Fruit drink labeling is confusing to many parents, study finds


Dive Brief:

  • Most parents of young children cannot identify key ingredients in children’s drinks after reviewing the packaging, Nutrition Facts and the ingredients list, according to research emailed to Food Dive from the Rudd Center for Food Policy and Obesity at the University of Connecticut and the School of Global Public Health at New York University. This includes the presence of added sugars, no- and low-calorie sweeteners and the percentage of juice. 
  • In an online experiment, researchers showed more than 1,600 parents of children ages 1 to 5 the packages of eight popular children’s drinks, including sweetened fruit drinks and flavored waters and unsweetened 100% juice and juice/water blends. The study’s findings, which were published in Pediatric Obesity, reveal that 62% of parents could not point out most of the beverages that contained low- or no-calorie sweeteners
  • Many parents overestimated the average juice content in the sugar-sweetened drinks, and more than one-third believed that products labeled “100% juice” contained less than that. However, they tended to be more confident in their ability to identify added sugars than diet sweeteners, showing the different varieties of low- and no-calorie options could be confusing to many parents. 

Dive Insight:

In the research, nearly seven in 10 parents were confident or very confident they could identify added sugars. When looking at only the front of packages, 84% were able to correctly identify these products. 

While research found that parents who viewed Nutrition Facts and ingredients information on drink packaging were more likely to call out the products with sugar and diet sweeteners, this information alone was not enough to help the one-quarter of parents who thought sweetened flavored waters had no added sugar.

Health experts have roundly cautioned parents to limit their kids’ sugar and sweetener consumption. The American Academy of Pediatrics (AAP) recommends young children not consume sugary drinks or products that contain diet sweeteners. U.S. Dietary Guidelines also advise against these products for children under age 2. Studies have tied sugar consumption to obesity, diabetes and high blood pressure. But 25% of 1- to 2-year-olds and 45% percent of 2- to 4-year-olds consume sugary beverages on any given day, the report notes.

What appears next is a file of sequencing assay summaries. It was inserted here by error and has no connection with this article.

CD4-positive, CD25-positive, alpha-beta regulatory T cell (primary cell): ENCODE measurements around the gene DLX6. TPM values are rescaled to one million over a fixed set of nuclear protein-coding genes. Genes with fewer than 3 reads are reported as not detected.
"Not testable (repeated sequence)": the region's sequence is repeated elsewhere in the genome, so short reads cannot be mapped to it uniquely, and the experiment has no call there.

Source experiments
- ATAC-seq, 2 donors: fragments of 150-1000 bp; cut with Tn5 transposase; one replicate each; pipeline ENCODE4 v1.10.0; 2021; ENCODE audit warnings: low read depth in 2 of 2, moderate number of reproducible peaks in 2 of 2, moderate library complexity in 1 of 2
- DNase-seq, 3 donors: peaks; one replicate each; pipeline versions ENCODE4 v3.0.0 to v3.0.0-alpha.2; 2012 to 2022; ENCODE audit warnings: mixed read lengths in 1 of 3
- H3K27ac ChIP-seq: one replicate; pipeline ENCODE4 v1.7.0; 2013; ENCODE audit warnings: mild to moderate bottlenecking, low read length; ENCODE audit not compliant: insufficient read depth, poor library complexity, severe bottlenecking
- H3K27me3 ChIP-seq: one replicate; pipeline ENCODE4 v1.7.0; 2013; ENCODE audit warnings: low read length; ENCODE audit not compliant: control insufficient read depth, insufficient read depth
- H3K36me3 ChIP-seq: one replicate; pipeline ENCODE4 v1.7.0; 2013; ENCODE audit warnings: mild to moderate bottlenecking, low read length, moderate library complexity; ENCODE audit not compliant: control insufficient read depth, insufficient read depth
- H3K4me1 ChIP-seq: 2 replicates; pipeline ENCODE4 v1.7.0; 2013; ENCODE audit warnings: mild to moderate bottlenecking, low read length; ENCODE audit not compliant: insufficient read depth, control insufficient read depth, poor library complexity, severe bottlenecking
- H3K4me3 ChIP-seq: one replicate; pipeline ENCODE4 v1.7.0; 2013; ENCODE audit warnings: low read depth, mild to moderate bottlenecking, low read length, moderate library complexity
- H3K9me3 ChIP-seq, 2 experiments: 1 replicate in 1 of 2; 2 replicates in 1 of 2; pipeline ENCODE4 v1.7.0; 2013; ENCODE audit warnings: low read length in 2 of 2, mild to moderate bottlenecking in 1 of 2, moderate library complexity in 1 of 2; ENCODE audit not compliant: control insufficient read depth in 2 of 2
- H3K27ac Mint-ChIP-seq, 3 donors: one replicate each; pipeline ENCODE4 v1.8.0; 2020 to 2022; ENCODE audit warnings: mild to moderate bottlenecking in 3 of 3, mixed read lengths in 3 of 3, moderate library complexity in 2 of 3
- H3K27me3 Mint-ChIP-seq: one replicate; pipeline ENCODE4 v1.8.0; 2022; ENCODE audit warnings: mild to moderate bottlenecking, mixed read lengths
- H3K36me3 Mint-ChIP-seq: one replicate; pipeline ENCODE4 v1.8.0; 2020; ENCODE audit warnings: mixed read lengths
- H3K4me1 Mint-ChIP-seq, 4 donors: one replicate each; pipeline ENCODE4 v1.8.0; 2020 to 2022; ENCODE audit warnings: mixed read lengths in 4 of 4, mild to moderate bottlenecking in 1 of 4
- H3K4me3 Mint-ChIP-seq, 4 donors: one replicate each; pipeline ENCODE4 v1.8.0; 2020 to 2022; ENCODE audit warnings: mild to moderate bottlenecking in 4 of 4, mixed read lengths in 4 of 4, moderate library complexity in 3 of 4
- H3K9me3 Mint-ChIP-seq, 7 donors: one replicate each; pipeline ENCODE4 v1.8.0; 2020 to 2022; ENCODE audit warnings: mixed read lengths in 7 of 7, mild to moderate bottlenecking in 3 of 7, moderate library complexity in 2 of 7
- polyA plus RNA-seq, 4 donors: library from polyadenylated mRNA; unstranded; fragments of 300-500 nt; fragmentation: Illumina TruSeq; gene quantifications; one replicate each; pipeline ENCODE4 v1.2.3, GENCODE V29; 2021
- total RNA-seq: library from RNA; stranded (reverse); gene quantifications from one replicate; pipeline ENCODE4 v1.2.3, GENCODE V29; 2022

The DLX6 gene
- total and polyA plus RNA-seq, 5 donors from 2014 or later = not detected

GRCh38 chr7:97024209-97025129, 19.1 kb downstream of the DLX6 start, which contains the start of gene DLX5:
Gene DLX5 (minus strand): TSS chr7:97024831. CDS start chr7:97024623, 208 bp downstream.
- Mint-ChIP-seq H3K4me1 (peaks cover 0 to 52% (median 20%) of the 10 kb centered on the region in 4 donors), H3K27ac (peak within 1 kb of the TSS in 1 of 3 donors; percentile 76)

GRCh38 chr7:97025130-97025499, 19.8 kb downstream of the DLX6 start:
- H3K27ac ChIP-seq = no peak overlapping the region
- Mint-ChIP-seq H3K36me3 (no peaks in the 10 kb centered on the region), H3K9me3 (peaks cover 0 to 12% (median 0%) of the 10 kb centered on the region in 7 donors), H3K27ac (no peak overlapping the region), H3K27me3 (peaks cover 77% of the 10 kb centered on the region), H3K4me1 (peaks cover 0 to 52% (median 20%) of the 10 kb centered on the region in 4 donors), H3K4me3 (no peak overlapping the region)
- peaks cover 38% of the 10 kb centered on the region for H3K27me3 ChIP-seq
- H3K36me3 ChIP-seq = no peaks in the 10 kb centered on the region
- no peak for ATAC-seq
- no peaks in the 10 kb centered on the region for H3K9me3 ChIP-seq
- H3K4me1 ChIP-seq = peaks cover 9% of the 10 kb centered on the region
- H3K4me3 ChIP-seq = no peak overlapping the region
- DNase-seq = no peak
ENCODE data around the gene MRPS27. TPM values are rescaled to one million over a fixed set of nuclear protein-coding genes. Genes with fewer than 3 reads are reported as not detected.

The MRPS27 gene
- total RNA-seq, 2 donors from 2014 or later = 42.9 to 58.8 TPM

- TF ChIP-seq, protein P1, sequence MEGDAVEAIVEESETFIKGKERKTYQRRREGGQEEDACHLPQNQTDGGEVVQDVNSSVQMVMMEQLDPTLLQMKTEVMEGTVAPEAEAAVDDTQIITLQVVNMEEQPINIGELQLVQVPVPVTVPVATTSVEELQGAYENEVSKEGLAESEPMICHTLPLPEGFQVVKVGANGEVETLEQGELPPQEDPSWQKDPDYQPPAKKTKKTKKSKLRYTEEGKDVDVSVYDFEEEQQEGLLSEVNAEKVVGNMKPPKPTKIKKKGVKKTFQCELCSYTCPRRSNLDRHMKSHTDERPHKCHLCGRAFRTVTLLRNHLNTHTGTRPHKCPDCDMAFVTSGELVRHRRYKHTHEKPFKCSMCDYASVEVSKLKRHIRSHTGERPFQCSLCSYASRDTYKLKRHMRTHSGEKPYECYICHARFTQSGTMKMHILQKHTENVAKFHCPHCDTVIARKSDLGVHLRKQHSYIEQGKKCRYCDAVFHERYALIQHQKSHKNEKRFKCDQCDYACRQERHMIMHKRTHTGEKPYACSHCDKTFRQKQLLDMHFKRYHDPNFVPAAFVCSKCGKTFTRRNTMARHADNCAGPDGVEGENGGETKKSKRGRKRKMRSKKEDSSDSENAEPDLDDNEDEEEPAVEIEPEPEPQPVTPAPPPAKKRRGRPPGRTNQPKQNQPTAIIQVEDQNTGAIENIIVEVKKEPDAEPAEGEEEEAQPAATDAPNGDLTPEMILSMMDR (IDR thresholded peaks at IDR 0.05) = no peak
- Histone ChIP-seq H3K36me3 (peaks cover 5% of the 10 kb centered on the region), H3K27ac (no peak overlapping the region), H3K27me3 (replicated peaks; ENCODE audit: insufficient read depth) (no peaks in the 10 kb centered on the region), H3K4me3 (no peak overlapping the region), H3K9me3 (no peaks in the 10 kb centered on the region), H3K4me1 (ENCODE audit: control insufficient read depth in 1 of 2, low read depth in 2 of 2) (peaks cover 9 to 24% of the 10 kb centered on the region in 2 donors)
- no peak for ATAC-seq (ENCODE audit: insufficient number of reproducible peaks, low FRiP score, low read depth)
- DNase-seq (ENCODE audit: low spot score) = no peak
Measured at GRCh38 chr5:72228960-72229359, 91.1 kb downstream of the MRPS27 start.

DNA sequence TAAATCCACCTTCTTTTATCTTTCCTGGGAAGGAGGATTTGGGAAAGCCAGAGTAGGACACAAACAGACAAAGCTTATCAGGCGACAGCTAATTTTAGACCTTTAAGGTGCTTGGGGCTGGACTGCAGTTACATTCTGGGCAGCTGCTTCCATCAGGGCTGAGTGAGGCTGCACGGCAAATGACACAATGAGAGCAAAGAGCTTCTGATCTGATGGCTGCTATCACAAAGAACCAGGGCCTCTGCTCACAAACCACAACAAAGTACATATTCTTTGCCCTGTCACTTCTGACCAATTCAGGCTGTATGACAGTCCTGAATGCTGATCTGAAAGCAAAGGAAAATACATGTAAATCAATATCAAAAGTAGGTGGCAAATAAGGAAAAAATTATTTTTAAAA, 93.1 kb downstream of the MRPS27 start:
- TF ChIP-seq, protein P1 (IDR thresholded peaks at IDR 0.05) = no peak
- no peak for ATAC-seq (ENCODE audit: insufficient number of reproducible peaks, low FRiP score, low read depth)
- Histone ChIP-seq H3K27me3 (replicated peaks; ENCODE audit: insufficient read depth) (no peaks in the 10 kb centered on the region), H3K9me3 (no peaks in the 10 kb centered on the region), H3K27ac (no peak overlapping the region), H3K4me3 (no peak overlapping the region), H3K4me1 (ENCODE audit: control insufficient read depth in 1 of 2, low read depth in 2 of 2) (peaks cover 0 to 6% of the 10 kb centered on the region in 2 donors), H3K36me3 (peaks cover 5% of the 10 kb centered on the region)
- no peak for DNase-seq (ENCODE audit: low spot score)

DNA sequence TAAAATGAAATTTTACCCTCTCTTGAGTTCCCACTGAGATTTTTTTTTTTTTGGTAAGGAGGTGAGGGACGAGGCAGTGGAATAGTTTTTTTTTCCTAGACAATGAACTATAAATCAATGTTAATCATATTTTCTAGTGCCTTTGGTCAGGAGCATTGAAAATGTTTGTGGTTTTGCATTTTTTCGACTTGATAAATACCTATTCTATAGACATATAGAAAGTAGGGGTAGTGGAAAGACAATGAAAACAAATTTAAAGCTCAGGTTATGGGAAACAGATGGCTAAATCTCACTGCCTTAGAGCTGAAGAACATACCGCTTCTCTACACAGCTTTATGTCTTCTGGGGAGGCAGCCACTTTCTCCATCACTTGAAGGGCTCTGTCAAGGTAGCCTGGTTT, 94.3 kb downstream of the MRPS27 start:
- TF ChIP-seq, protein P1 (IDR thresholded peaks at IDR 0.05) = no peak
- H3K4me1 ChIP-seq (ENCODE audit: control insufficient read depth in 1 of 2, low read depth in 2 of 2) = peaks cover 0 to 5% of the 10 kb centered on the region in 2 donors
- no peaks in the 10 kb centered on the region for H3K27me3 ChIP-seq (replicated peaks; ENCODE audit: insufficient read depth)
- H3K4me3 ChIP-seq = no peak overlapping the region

Manufacturers have attempted to respond to parents’ concerns about the sugar content in children’s juices, with new products rolling out from Juicy Juice, Honest Tea and Hint. Juice waters are another recent innovation. In 2020, Nestlé Pure Life introduced a Fruity Water line with no sugar or sweeteners. And early this year, PepsiCo debuted a line of juice waters for teens with no added sugar or artificial sweeteners.   

This category of beverages causes its own level of confusion. Parents in the Rudd Center research were more likely to believe statements such as “natural” and “water beverage” on packaging meant the beverage had no added sugar or diet sweeteners and contained juice, even though the opposite could be true. 

However, many parents clearly feel underequipped to evaluate the suitability of children’s drinks or decipher ingredient listings. For example, according to the Rudd Center research, less than half of parents felt they could identify diet sweeteners. This category includes sucralose and acesulfame K — names that could be foreign to many consumers who are reading an ingredient list. 

According to 2020 research from the Sugar Association, 63% of consumers were unable to identify sugar substitutes as the sweetening ingredient in foods. And two-thirds felt that food companies should be required to clearly identify sugar substitutes as “sweeteners” in ingredient lists. The FDA has been weighing how to label added sweeteners in food, such as maltitol, rebaudioside A and erythritol. The Sugar Association has argued that currently, manufacturers can label products with such ingredients as “no sugar added,” which leads some consumers to assume the products have no other sweeteners. 

The recent research seems to corroborate how much the terminology around sweeteners is confusing to consumers, and parents in particular. Researchers with the University of Connecticut and New York University argue their findings underline the need for regulations that would require manufacturers to clearly note any added sugar, diet sweetener and juice content on the front of children’s drink packaging, where parents are more likely to see it.